“The Sound of the Universe!” Data from Voyager-1 Reveal Interstellar Gas “Hum”!

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NASA’s Voyager-1 spacecraft, which is traveling outside the solar system, has sent new data revealing a “hum” of interstellar gas 14 billion miles from Earth.

The spacecraft was launched 44 years ago to study gas giants in the outer solar system.

Its instruments have now recorded the “fixed drone” of plasma – the fourth state of matter that makes up 99.9% of the universe – while in interstellar space.

The faint, monotone sound was sent to Earth by the Voyager-1 in “narrow band”.

Astronomers at Cornell University, who analyzed the interstellar resonance, say the signal carrying the data was too weak to be heard without processing.

The discovery of the continuous tinnitus is expected to help astronomers understand more about how the medium interacts with the edges of the solar wind.

By examining slowly transmitted data from a distance of more than 14 billion miles, Stella Koch-Acker, a PhD student at Cornell University in Astronomy, revealed the resurgence.

“It’s very faint and monotonous, because it’s in a narrow bandwidth,” Oker said.

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Voyager-1 crossed into interstellar space in August 2012 – and data continues to be collected. No human-made object has traveled further than NASA’s famous spacecraft. She holds a copy of the Gold Record – “A Letter to Alien Beings” compiled by legendary astronomer Carl Sagan. There are greetings in 55 languages ​​and pictures of people and places on Earth.

The passage into interstellar space involves passing through the heliosphere – the theoretical boundary where the solar wind of the Sun meets the interstellar medium.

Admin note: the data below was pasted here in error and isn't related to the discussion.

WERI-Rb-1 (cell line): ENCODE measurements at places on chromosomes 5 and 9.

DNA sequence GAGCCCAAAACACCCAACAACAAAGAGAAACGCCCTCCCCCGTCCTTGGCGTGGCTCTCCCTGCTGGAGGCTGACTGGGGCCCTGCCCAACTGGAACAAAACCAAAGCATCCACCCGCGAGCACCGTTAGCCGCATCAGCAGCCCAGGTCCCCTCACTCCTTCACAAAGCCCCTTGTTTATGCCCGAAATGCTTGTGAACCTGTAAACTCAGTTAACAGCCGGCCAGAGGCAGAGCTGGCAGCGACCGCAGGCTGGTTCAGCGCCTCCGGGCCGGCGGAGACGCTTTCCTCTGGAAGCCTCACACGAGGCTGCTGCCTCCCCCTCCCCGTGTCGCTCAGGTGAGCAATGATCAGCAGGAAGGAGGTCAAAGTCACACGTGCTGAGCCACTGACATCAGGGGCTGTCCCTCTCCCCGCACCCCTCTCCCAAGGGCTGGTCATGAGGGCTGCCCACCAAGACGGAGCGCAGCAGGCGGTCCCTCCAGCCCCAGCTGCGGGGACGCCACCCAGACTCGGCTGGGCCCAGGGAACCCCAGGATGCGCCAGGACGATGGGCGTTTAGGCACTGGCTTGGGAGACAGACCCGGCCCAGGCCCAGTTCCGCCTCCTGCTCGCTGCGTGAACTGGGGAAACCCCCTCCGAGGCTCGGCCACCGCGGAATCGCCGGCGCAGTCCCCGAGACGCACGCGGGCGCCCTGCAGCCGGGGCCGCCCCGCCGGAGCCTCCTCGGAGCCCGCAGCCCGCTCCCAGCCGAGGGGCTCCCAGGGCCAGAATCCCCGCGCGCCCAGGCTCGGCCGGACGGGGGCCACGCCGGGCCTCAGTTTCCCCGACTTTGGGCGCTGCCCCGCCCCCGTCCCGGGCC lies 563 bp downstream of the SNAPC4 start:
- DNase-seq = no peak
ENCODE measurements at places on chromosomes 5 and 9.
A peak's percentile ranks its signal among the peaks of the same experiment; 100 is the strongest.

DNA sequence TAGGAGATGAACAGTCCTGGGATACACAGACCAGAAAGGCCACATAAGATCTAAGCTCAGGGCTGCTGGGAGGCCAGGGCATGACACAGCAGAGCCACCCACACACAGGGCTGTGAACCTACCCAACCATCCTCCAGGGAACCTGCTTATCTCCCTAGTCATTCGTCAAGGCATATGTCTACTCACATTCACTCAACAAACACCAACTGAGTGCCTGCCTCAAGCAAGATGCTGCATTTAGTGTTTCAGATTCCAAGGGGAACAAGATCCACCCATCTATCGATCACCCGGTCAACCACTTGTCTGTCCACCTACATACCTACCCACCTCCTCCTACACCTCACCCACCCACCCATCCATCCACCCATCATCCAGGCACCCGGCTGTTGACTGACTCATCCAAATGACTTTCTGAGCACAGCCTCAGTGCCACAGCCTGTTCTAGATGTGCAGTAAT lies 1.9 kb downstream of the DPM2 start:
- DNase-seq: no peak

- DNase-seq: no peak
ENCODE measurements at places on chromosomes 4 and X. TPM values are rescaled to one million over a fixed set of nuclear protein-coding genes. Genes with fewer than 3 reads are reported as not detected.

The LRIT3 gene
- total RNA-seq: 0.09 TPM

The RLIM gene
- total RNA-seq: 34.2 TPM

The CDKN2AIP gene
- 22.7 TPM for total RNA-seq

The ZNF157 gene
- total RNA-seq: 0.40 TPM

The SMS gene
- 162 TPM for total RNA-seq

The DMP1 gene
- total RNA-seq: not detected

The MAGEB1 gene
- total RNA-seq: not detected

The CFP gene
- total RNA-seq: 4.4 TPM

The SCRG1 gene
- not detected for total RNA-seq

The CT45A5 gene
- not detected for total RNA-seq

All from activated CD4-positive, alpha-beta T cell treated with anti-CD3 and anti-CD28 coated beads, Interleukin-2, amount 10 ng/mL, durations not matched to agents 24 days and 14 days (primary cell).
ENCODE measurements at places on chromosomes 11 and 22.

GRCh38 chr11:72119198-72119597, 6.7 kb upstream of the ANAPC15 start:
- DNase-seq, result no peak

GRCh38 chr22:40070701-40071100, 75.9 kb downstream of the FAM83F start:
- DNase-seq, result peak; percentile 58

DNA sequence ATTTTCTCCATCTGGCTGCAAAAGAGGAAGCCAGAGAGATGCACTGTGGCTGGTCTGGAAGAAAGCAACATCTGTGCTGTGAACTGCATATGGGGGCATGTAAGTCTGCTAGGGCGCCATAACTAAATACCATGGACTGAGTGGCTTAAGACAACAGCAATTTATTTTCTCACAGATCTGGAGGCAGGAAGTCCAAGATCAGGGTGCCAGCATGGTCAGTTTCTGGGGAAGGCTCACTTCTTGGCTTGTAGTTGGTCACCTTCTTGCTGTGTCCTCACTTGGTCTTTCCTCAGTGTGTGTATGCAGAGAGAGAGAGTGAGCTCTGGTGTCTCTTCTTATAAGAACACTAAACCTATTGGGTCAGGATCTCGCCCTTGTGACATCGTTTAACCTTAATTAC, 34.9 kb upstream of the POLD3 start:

The study, published in Nature Astronomy, shows how the heliosphere is formed, says the New York team.

After entering interstellar space in 2012, the Voyager-1 plasma wave system detected gas explosions caused by our sun, with a steady, continuous signal from the nearly fragile void of space between the emissions.

“ The interstellar medium is like a calm or gentle rain, ” said lead author, Professor James Cordes, adding that when there is a solar outburst, it is like detecting a lightning burst in a thunderstorm, then returning to a gentle rain.

Okker believes there is more activity in the interstellar gas than scientists previously thought, allowing researchers to track the spatial distribution of the plasma – that is, when it is not affected by solar flares.

Co-author Shami Chatterjee said, “We never had the opportunity to evaluate it. We now know that we don’t need an accidental sun-related event to measure the interstellar plasma. No matter what the sun does, Voyager sends the details back.”

The emission of very narrow-band and extremely weak plasma waves that the team discovered appears to continue for about 10 AU (929 million miles) from interstellar space. The emission appears to differ from the plasma oscillations caused by the shock, that is, those produced by the strong solar winds, which were previously used to measure the local density of plasma outside the heliosphere.

The study authors speculate that “resonance” may be generated by oscillations of thermally excited or above-ground plasma – very energetic particles.

Continued emissions from the most recent published data from Voyager-1 indicate that it may still be detectable by Voyager-1.

The results are published in a journal Nature Astronomy.

Source: Daily Mail



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